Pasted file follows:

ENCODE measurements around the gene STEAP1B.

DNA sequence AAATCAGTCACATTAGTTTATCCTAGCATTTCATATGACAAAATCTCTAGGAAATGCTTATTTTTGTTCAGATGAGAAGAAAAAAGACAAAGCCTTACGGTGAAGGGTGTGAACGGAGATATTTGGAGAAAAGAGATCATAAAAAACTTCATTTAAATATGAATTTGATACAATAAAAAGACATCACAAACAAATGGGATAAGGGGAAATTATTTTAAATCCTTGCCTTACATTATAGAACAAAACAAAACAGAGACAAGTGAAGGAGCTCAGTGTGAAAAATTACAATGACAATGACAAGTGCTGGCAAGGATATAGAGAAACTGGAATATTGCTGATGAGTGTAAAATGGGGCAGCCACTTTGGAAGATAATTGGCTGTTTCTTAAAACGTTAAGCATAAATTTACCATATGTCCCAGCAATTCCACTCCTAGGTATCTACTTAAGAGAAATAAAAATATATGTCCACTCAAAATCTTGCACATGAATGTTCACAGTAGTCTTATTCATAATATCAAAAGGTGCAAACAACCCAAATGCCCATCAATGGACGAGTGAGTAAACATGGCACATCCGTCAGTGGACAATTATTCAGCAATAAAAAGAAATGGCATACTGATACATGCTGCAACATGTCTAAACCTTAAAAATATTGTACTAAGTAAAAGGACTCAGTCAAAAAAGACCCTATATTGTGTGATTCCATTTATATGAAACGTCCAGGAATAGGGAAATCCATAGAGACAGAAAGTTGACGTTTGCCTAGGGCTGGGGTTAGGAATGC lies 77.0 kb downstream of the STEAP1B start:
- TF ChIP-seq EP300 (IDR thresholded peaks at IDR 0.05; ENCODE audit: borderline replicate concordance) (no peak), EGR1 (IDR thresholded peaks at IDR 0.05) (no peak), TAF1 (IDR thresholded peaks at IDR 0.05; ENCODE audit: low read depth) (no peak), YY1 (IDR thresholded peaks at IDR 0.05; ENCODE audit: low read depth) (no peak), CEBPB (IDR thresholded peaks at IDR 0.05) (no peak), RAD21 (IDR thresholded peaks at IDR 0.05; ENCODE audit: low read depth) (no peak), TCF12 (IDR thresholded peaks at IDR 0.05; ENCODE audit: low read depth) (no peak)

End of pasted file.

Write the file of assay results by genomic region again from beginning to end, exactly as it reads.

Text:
ENCODE measurements around the gene STEAP1B.

DNA sequence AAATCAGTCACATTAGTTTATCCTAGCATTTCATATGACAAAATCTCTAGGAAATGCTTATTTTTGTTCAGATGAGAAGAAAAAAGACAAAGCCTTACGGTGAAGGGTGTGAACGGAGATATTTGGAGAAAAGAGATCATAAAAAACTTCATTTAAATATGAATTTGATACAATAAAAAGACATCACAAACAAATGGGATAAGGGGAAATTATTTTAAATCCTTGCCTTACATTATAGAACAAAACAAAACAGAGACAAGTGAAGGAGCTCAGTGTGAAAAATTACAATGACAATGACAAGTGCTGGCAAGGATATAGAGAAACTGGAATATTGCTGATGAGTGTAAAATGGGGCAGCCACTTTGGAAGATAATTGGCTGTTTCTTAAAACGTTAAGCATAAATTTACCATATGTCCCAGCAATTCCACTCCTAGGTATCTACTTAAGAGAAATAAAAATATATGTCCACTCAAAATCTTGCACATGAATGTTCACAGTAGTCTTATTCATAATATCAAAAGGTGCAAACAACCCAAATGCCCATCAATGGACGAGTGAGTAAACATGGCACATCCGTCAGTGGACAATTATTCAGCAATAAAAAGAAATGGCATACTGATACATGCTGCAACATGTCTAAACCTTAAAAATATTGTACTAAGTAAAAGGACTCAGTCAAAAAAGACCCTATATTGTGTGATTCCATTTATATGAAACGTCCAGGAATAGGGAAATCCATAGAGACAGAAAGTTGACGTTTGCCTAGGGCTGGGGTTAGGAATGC lies 77.0 kb downstream of the STEAP1B start:
- TF ChIP-seq EP300 (IDR thresholded peaks at IDR 0.05; ENCODE audit: borderline replicate concordance) (no peak), EGR1 (IDR thresholded peaks at IDR 0.05) (no peak), TAF1 (IDR thresholded peaks at IDR 0.05; ENCODE audit: low read depth) (no peak), YY1 (IDR thresholded peaks at IDR 0.05; ENCODE audit: low read depth) (no peak), CEBPB (IDR thresholded peaks at IDR 0.05) (no peak), RAD21 (IDR thresholded peaks at IDR 0.05; ENCODE audit: low read depth) (no peak), TCF12 (IDR thresholded peaks at IDR 0.05; ENCODE audit: low read depth) (no peak)